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Derby ‘smarty’ money may be on Jones

Apr 13, 2004 3:14 AM

If he keeps going, Smarty Jones could make Seattle Slew look like a bargain.

After winning the Arkansas Derby by a decisive 1 1/2 lengths to remain unbeaten in six races, Smarty Jones could join the late Seattle Slew as the only undefeated Triple Crown winner. All Smarty Jones has to do is win the Derby, the Preakness and the Belmont Stakes, like Slew did in 1977.

If nothing else, after the smoke cleared Saturday in the last three major preps to the Kentucky Derby on May 1 ”” the Wood Memorial, the Blue Grass Stakes and the Arkansas Derby ”” the picture for the 130th Run for the Roses came into focus, albeit still a bit blurry.

Smarty Jones, who began his career at a no-frills track called Philadelphia Park, deserves to be the post time favorite, despite the fact that he is a homebred colt by Elusive Quality and thus cost less than Seattle Slew, who was a $17,500 yearling. Smarty Jones would be the first undefeated horse to start in the Derby since Trippi in 2000 and the 18th overall. Four have won: the filly Regret in 1915, Morvich in 1922, Majestic Prince in 1969 and Seattle Slew.

Smarty Jones would make further history with a victory. He would be only the second Pennsylvania-bred to win. Lil E. Tee was the first in 1992.

Certain to receive strong mutuel support in the Derby will be Tapit, winner of the Wood by a half-length over the Bobby Frankel-trained Master David, and Eddington, who finished a nose behind Master David. The Cliff’s Edge, who wore down 9-10 favorite Lion Heart to win the Blue Grass by a half-length, will be a relatively generous price for Nick Zito fans.

On the Derby fence at press time were Santa Anita Derby winner Castledale and Santa Anita Derby favorite St Averil, who ran the worse race of his brief career, finishing sixth as the 2-1 choice.

If you think final time can separate the winners of the Wood, the Blue Grass, the Arkansas Derby and the Santa Anita Derby, think again. Each race at 11/8 miles was run in 1:49 and change.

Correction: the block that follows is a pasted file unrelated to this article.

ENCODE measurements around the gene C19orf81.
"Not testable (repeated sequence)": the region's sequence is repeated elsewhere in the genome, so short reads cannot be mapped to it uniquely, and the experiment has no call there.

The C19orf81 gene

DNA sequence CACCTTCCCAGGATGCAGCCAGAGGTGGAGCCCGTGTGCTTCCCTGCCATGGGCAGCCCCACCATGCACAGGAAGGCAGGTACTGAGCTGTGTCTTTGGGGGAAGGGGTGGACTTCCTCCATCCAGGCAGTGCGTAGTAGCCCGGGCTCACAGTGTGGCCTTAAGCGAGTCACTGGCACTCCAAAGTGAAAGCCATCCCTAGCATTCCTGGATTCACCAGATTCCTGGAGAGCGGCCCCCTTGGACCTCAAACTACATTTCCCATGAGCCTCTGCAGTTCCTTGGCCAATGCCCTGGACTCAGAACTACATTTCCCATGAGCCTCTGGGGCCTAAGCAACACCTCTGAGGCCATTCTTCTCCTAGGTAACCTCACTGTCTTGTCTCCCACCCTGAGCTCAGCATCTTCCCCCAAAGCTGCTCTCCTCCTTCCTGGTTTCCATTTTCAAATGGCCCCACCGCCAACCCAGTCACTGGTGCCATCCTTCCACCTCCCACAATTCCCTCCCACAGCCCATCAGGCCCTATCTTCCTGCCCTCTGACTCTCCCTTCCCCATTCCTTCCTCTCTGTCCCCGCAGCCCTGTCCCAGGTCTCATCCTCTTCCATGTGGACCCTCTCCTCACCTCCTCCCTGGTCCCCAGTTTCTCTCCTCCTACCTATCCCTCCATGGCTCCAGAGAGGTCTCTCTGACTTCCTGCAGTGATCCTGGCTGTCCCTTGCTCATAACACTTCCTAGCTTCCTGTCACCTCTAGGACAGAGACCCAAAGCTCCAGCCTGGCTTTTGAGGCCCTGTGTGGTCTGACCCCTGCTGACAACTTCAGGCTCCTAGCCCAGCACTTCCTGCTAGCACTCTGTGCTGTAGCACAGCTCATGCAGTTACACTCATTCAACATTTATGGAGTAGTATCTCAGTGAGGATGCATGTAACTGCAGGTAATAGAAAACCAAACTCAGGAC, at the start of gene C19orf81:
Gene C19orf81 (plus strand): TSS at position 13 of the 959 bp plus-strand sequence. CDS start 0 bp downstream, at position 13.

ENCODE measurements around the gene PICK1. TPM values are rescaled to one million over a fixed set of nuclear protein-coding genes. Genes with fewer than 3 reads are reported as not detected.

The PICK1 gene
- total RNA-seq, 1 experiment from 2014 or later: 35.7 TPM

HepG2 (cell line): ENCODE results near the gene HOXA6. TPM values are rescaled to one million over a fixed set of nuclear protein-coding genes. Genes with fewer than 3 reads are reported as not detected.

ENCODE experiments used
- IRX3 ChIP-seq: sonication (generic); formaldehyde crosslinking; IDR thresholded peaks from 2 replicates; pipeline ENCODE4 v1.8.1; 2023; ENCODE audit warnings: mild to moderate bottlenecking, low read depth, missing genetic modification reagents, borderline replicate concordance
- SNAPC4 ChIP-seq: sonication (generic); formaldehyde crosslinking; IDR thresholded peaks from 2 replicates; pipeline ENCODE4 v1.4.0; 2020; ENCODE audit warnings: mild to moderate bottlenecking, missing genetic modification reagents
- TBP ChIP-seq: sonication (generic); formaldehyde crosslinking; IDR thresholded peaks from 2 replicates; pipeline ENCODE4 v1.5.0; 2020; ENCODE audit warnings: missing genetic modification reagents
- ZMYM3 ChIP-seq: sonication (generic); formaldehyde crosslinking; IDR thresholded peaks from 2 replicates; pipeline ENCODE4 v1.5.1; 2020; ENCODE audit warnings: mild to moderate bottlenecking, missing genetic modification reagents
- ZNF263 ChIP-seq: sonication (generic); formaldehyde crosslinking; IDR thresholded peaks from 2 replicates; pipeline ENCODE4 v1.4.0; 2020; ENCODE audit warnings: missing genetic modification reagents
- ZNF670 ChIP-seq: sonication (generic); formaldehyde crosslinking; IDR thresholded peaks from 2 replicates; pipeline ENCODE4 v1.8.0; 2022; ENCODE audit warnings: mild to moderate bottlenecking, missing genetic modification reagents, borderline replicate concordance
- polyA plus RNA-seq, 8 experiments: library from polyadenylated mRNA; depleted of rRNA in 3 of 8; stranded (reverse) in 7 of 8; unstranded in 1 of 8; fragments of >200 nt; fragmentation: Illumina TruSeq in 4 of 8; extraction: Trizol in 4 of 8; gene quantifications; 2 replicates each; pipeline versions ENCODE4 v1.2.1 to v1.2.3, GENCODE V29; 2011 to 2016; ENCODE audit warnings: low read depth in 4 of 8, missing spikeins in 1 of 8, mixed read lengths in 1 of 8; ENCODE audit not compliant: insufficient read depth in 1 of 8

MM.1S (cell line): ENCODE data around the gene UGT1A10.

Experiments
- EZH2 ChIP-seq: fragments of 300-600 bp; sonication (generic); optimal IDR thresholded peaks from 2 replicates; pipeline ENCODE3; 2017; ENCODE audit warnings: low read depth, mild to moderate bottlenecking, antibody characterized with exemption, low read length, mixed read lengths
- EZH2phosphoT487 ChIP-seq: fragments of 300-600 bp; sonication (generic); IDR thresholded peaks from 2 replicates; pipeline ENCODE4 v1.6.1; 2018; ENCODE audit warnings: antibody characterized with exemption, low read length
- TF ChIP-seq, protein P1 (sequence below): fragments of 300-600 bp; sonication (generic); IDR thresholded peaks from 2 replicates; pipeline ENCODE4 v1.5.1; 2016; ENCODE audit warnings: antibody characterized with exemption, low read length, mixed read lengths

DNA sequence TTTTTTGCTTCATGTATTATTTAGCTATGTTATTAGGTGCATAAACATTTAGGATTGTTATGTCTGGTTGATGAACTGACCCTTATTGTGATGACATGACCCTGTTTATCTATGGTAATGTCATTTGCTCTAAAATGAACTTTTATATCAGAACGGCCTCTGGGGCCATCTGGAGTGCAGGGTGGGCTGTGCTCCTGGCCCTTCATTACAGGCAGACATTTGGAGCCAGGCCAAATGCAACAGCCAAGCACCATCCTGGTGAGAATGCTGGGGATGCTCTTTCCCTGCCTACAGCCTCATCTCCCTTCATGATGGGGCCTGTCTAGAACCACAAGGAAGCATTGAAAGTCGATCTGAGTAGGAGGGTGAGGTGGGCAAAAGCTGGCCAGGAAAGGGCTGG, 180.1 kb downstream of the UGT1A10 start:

But it would come as no shock should Master David be the Derby favorite. Call it the Frankel Factor.

Horses like Rock Hard Ten could be on the outside looking in on Derby day. A disqualification from second to third in the Santa Anita Derby cost Rock Hard Ten $60,000 in graded purse money and a possible start in the Derby, which is expected to have a full field of 20.

"The picture is pretty clouded," said trainer Ron Ellis, who saddled Atswhatimtalknbout to a fourth-place finish in last year’s Derby. "All the major preps seem to be won by 40-1 shots. That’s highly unusual in these bigger races."

If the colts can’t sort themselves out, would an exceptional filly have a chance in the Derby?

"Their quality is unbelievably high this year, although some are tailing off, like Halfbridled," Ellis said. "The Ashland winner (Madcap Escapade) doesn’t look like she can go a mile and an eighth. The fillies are a talented group but I don’t think there’s anybody out there good enough to beat the colts."

Not even Silent Sighs, the California-bred filly who handed Halfbridled her first defeat in the Santa Anita Oaks?

No, not even Silent Sighs. Even Julio Canani, the colorful character who trains Silent Sighs, can’t see her beating colts in the Kentucky Derby.

"I like my filly," he said, "but I’m not on drugs."

THE HOMESTRETCH: Saturday’s best post-race quote came from jockey Mike Luzzi, who finished 11th and last, beaten nearly 30 lengths, in the Wood. "I had a front-row seat," he said. "I was able to watch the whole race from where we were at. Clearly, we were overmatched. We were just hoping to take a shot and get a check.". . . Trainer Jack Carava on what bettors can expect from horses moving from Santa Anita to Hollywood Park, which opens April 21: "I think trainers who have their horses based at Santa Anita are at a bit of a disadvantage racing at Hollywood because that track is a little deeper. First-time starters and horses that haven’t run in a while might have trouble. But after they get a race over Hollywood’s track, they should be OK."

. . . Hall of Fame jockey Mike Smith on Azeri, who resumed her career under D. Wayne Lukas by winning the Apple Blossom Handicap for the third consecutive year: "It’s nice to see the mare come back and run like that. Laura (former trainer Laura de Seroux) did a tremendous job when she had her and Wayne did a tremendous job getting her ready to win the Apple Blossom." . . . Bobby Frankel on Puerto Rican riding sensation Javier Santaigo: "He rides good. He’s ridden a few horses for me, he’s won a few races, he doesn’t get in their way and he hasn’t done anything wrong." Sure, Bobby, but give him time . . . Another newcomer from Puerto Rico, Omar Figueroa, will ride at Hollywood. The 19-year-old had been riding in the Bay Area and recently recovered from a broken collarbone . . . And this e-mail from Henry in Alaska: "Whether Kristin Mulhall knows it or not there are a few little girls following her and Imperialism and their quest for gold. You never know, it could become an epidemic. It is a great story." Signed, "A Dad in Alaska with an 11-year-old daughter following Kristin’s quest," with this P.S., "Thanks for the article. Four inches of snow blowing here, no spring in sight." Yeah, Henry, but the real estate prices are a lot lower than Southern California.